Key Regulatory Changes that Support Student Loan Borrowers
A number of regulatory changes in the area of student loan interest rates have been implemented over the last few months to help student loan borrowers. Students seeking higher education through affordable loans should note these changes in order to make better informed decisions.
Federal Student Loan Interest Rates
In 2013, a new law had been passed that based the rate of interest on federal student loans off the latest 10-year Treasury note rate with the addition of a built in margin. Any new loan granted on or after July 1st, 2014 would have this rate as a “fixed rate” for the entire term of the loan. According to this new rule, the interest rate for loans made between July 1st, 2014 and June 30th, 2015 would be as follows:
- Direct subsidized and unsubsidized Stafford loans for undergrads @ 4.66%
- Direct unsubsidized Stafford loans for grads @ 6.21%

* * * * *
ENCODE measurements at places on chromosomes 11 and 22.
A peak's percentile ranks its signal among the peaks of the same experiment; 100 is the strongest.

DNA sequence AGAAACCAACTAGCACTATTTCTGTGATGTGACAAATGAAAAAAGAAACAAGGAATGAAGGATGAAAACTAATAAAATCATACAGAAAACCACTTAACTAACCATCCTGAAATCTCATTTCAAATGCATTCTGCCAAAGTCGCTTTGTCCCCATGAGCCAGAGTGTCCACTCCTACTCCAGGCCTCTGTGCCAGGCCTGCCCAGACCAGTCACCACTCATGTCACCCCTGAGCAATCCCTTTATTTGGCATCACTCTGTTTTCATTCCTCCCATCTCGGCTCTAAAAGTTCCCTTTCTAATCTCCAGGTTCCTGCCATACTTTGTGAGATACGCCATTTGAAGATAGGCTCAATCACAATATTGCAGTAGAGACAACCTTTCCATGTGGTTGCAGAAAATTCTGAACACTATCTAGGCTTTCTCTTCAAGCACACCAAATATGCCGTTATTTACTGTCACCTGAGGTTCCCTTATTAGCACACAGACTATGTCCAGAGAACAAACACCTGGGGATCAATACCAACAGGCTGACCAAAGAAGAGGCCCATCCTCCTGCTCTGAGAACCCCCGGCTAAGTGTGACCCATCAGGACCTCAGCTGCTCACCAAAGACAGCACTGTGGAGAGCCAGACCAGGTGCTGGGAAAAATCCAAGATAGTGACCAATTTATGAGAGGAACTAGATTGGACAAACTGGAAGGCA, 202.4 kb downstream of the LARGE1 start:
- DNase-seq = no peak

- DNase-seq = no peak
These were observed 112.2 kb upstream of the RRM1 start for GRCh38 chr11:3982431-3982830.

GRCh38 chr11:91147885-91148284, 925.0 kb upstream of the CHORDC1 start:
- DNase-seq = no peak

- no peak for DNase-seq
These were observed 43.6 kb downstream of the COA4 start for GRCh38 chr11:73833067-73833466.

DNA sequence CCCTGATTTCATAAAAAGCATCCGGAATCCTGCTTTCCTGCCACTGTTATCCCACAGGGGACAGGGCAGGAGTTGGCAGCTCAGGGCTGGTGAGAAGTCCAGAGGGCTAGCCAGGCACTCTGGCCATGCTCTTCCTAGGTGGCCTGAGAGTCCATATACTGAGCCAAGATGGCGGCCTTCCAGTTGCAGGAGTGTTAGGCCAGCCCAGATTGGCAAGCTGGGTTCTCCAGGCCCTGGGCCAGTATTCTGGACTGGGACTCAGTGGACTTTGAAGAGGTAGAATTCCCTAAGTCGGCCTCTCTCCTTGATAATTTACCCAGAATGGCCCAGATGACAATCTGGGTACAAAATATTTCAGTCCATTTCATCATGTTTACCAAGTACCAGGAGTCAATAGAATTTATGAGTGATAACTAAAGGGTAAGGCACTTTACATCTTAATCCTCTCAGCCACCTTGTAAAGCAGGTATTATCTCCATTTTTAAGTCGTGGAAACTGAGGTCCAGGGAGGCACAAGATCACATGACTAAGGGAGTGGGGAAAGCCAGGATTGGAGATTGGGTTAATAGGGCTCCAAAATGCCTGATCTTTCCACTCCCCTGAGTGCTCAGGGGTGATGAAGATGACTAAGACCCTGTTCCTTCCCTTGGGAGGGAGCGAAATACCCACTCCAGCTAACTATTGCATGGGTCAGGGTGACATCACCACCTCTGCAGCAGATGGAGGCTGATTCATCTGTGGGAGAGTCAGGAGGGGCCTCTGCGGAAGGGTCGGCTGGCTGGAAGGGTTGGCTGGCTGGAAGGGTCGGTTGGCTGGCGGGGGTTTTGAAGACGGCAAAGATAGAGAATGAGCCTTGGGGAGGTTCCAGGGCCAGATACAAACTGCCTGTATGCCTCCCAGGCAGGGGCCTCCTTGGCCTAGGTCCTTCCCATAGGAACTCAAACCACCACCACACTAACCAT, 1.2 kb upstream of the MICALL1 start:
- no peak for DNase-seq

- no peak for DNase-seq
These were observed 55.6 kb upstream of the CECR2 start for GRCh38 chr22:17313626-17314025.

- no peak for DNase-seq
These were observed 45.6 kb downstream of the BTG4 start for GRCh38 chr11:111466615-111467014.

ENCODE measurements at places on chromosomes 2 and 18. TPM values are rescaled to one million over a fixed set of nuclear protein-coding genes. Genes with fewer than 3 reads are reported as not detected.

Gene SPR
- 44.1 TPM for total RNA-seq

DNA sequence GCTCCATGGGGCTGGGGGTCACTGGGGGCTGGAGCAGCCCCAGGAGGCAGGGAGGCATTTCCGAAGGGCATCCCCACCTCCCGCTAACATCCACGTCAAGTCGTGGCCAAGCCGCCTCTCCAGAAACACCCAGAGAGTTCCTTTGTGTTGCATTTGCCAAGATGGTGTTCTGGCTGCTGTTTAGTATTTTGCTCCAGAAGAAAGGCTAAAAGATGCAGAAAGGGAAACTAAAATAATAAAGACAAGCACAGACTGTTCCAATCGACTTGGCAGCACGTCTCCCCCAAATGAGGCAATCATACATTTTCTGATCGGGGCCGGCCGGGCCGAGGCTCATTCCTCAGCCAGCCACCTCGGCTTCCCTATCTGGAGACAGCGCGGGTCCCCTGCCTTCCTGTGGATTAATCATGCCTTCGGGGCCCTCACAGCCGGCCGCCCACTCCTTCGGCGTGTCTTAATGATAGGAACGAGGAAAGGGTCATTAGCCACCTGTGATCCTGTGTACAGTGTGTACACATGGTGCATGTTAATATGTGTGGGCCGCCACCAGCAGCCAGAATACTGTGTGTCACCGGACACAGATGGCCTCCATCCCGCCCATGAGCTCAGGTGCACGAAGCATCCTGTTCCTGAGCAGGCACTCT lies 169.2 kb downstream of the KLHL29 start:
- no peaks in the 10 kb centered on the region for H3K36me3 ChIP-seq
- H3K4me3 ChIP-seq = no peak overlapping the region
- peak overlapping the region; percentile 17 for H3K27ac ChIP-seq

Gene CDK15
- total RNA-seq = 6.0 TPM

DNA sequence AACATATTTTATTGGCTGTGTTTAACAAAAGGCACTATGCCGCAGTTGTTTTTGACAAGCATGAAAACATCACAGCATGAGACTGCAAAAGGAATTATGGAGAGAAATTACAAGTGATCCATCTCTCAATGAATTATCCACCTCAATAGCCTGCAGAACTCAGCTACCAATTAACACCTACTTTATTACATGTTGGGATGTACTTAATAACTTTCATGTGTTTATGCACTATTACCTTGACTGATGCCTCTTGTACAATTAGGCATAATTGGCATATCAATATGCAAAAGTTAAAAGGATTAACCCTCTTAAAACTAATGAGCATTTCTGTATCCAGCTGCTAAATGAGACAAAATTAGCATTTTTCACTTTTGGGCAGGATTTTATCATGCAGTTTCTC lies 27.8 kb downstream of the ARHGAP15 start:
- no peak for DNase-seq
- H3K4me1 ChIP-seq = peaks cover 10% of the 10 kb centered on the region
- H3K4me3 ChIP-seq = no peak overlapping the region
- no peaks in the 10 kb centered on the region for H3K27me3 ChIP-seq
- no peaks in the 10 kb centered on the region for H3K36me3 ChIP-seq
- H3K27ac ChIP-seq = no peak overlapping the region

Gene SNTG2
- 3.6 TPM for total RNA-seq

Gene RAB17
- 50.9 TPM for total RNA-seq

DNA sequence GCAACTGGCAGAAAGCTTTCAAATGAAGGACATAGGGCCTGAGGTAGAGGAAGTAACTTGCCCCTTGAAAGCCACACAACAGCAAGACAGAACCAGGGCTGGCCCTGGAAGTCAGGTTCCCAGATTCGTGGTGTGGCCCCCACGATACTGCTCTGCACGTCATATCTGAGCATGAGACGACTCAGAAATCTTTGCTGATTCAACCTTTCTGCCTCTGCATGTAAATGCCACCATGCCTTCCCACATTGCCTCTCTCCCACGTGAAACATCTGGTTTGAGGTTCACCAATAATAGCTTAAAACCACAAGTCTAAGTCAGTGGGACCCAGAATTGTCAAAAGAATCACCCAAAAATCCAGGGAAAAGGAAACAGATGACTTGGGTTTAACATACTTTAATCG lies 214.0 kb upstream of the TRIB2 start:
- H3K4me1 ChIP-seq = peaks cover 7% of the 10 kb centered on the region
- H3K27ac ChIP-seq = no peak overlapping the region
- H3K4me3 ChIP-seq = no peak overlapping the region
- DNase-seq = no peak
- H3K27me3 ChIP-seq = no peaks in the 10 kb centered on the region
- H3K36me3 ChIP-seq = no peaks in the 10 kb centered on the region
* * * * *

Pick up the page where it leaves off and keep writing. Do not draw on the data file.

- Direct grad PLUS loans @ 7.21%
- Direct parent PLUS loans @ 7.21%
Advantages for New Borrowers
President Obama signed an executive order last year that led to the creation of new income-based options for borrowers. This regulation has expanded the scope of ‘Pay as You Earn’ for the borrowers with old loans, but it has also enabled new borrowers to avail the benefit of these payment terms.
Students who take out their first loan on or after the effective date of July 1st, 2014 will have the eligibility for the new version of the “Income Based Repayment Plan.” This plan puts a cap on payments at a maximum of 10 percent, as against the 15 percent cap of the ‘classic’ income based plan, of their disposable income. Under the new regulation, any remaining balance will be forgiven after 20 years instead of 25 years.
Relief for Defaulters
Under the new regulations, there is a provision for greater relief for defaulted federal loan borrowers. Such borrowers now have two additional options other than paying the loans in full in order to remove their loans from default. These two new options include rehabilitation and consolidation.
If the individual who defaulted wishes to rehabilitate the loan, they will be required to make nine consecutive on-time payments of an amount that is reasonable and affordable for them according to a mutual agreement between them and the loan holder.
By: Benjamin Roussey, dbfchicago.com Writer